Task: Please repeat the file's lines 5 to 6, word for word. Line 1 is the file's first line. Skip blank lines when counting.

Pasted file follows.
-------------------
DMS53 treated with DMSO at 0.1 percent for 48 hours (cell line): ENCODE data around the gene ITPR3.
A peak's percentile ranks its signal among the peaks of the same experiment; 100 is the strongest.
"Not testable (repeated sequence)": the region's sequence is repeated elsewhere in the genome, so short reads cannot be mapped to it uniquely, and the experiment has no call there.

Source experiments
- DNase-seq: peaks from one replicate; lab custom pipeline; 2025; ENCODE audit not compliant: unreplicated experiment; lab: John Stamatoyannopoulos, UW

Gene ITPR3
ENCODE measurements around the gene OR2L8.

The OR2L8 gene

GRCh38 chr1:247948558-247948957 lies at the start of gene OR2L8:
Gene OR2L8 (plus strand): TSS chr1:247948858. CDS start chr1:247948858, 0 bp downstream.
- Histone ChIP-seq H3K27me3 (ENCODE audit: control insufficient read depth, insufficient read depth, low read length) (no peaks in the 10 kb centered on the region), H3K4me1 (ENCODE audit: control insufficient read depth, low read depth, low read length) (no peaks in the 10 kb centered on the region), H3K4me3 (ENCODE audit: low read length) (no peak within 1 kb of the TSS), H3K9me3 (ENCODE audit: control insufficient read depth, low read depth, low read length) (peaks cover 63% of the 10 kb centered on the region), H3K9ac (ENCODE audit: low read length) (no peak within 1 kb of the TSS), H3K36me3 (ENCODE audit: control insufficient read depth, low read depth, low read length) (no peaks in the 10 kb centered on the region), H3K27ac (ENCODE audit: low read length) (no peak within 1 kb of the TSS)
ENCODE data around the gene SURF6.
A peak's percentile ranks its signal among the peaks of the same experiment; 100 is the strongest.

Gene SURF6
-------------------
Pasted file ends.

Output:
- DNase-seq: peaks from one replicate; lab custom pipeline; 2025; ENCODE audit not compliant: unreplicated experiment; lab: John Stamatoyannopoulos, UW

Gene ITPR3